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Comment Re:Dysfunctional? (Score 1) 462

1) That's not a US rule, that's a merchant/payment processor rule, because they are worried about fraud. Not saying it makes the most sense, but that is why it is. In Europe you'll find that ordering from some Eastern European countries can be difficult/impossible for the same reason.

2) Duh. That is true of all countries. In any country the authorities can legally compel access to things in the country. That is kinda part of being a country. The issue is them doing it illegally, or at least in ways that ought to be illegal. However complaining that they can legally access data is silly, since all countries operate like that. If you think that France cannot or does not get warrants to look at servers in their country when they suspect wrong doing, you are naive.

3) This one is a real problem, though I wonder how it stands in other countries. I know Canada can do it as well, I haven't looked in to the laws in other countries. Many may actually allow it. The US really shouldn't, but I fear it may not be alone in this.

Comment Re:I believe it (Score 1) 1010

Here in Europe, most Christians believe, in your terms, that the picture of God as an elderly jewish gentleman sitting on a cloud (played by Orson Wells) is a useful way of anthorpomorphising nature to explain the universe to children, and a more adult belief system is, as described in John 1: (to quote a previous AC) God is Physics. Physics is God. Immutable, with no beginning or end.. In the phrase traditionally translated as "In the beginning, the word was with God, and the the Word was God" the word for "word" in the original Greek is Logos, which does indeed mean "word" but also is our modern word "logic" and means, in modern terms, "the laws of physics and maths". Additionally, the Bible teaches that the creative force that determines which of many possible transitions occur, and when (explained in science as not specifically predictable, but only statistically so) is love, and that the way to happiness is through pleasing others. These are a useful thing to know in your every day life, but not learned in Science lessons.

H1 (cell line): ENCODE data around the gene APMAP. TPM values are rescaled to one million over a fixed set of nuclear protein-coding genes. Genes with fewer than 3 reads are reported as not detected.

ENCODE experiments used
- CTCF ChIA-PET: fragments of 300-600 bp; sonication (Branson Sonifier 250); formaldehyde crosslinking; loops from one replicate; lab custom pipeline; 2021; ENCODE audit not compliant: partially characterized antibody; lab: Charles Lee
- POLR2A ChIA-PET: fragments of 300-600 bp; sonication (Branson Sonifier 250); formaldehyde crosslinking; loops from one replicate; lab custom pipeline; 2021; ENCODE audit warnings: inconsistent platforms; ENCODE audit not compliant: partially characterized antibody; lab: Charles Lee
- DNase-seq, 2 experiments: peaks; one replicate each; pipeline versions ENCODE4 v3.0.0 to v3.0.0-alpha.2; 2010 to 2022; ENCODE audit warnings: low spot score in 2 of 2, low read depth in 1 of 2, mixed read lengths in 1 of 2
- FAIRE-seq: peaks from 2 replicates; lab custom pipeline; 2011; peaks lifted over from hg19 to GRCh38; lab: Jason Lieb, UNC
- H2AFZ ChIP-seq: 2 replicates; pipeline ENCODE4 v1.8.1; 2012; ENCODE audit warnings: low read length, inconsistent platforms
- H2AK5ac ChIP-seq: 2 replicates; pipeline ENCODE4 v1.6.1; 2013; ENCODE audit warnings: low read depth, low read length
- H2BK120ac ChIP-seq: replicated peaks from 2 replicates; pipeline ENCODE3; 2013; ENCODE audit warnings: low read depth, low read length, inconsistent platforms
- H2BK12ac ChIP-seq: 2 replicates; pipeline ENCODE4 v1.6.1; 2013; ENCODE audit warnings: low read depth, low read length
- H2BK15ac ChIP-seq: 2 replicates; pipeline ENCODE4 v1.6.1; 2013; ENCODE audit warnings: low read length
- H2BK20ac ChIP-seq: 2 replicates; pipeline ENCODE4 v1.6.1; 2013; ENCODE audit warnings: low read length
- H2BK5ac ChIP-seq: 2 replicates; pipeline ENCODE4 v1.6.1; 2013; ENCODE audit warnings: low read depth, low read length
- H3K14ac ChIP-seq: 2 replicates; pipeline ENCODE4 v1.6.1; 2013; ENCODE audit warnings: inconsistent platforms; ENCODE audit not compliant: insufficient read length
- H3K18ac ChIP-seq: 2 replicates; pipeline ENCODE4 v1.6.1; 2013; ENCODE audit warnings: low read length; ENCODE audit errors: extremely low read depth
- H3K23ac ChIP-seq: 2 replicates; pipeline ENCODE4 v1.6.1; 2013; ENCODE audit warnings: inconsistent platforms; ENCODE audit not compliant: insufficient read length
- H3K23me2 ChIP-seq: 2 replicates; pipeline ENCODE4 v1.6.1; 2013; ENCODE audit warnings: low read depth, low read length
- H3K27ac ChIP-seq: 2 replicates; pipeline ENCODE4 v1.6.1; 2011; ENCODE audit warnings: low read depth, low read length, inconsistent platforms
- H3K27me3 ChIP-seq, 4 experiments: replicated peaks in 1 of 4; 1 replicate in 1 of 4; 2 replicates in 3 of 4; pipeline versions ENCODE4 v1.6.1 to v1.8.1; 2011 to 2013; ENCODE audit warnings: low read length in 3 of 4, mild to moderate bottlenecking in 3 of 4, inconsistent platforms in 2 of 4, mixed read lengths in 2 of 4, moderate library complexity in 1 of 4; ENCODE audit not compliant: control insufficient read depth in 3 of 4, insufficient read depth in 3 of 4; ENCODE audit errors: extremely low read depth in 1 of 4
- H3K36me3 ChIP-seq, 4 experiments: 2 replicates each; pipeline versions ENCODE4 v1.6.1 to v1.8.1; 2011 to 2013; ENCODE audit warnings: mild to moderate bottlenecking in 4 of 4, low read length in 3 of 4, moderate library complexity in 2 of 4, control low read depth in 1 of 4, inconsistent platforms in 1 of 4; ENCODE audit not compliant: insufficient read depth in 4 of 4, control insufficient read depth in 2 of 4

About 47% of Europeans think that US Republicans have yet to descend from the apes. A further 40% think they have yet to descend from pond slime.

Comment Re:Also that pricing is misleading (Score 1) 501

Well let's see, what do we use at work... Cadence. No. HFSS. No. Hyper-V. No. ADS. No.

Hmmm... Maybe not so much. There's plenty of shit that doesn't use OpenCL, but where you want speed and big memory, but there's little to no GPU use.

Also you find a lot of stuff that does GPU acceleration, wants CUDA. The research labs we have that do GPU based work are all NVidia all the time on account of CUDA.

Comment What if I want data integrity? (Score 1) 501

Say, RAID-6? That's what you do for drive failures. The problem with drive failure isn't replacing the drive, but the data and the downtime.

With most workstations, this is easy, you can get a RAID controller, usually integrated on the board (Dell's PERC 710s are great) and you can knock in a bunch of drives and go. High performance, high resilience. No such luck on this new Pro.

Another option would be a good external system. Maybe a heavy hitting iSCSI or FC array. That's where you go for really high end, lots of storage, reliability, etc. Ahh well you are kinda screwed there too. No cards to add FC to the pro, and OS-X has no iSCSI initiator, which is shocking for a modern OS, Windows got it in 2003 and Linux in 2005.